LAGOS, Nigeria — As the pandemic has swept across the world, it has become increasingly evident that in a vast majority of countries on the African continent, most deaths are never formally registered. Reliable data on a country’s deaths and their causes are hard to come by, which means governments can miss emerging health threats — whether Ebola or the coronavirus — and often have to formulate health policy blindly.
Covid-19 has been said to have largely bypassed Africa. But as with other diseases, the virus’s true toll here will probably never be known, partly because elevated mortality rates cannot be used as a measure the way they are elsewhere.
In other parts of the world, epidemics have been identified by unusual spikes in deaths compared with the mortality rate in a normal year. But many African governments are unable to do this, as they do not know the baseline mortality in their own countries.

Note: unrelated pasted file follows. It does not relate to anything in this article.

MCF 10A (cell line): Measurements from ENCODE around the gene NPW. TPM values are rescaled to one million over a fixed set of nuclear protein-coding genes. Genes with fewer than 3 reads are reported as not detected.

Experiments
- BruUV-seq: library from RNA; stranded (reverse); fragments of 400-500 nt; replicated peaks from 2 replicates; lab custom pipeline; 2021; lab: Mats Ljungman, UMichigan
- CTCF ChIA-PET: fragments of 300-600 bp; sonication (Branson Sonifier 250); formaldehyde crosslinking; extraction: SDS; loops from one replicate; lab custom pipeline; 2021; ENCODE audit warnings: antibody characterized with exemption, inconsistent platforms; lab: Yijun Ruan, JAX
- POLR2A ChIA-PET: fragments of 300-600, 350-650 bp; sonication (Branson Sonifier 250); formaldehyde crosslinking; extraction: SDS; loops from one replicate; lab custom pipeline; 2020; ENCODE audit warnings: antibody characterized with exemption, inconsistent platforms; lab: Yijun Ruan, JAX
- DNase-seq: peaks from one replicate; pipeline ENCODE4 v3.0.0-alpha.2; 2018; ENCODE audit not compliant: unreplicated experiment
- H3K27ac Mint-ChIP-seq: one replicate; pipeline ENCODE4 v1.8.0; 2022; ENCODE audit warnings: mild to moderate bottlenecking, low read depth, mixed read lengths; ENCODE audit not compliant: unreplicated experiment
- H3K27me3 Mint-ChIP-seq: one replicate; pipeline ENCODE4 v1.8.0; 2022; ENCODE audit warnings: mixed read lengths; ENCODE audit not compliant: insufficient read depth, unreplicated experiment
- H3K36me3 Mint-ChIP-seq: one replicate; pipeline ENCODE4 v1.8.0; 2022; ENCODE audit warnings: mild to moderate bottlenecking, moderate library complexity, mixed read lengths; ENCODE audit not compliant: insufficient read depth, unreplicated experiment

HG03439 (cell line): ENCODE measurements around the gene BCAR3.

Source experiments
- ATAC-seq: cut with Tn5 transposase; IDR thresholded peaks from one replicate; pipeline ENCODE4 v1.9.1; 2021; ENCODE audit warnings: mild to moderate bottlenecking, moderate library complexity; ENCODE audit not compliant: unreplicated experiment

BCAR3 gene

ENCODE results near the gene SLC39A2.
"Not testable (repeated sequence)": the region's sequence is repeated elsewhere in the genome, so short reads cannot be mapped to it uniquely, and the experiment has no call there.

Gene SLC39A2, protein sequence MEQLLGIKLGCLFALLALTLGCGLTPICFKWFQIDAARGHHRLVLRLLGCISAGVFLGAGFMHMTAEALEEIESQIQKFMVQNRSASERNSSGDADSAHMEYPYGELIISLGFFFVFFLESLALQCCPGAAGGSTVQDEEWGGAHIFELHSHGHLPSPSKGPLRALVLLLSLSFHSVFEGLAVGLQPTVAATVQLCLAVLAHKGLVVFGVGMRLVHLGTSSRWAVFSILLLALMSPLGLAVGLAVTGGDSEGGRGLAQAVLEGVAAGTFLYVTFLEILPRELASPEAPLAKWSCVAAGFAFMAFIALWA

“The mortality due to Covid in the African continent is not a major public issue,” said Dorian Job, the West Africa program manager for Doctors Without Borders. What he called “crazy predictions” on Covid — the United Nations said in April that up to 3.3 million Africans would die from it, for example — meant that harsh lockdowns were imposed. The economic and social effects of these would be felt in Africa for decades, Dr. Job said.
Families often don’t know they are expected to report deaths, or even if they do, there is little incentive to do so. Many families bury loved ones in the yard at home, where they don’t need a burial permit, let alone a death certificate.
Among a number of reasons the Covid-19 caseload might be vastly underreported in many countries are stigma, an inability to get tested and the fact that the threshold for reacting to any disease is high.
“Every time somebody says, ‘I’m so glad Africa has been spared,’ my toes just curl,” said Maysoon Dahab, an infectious disease epidemiologist at King’s College London.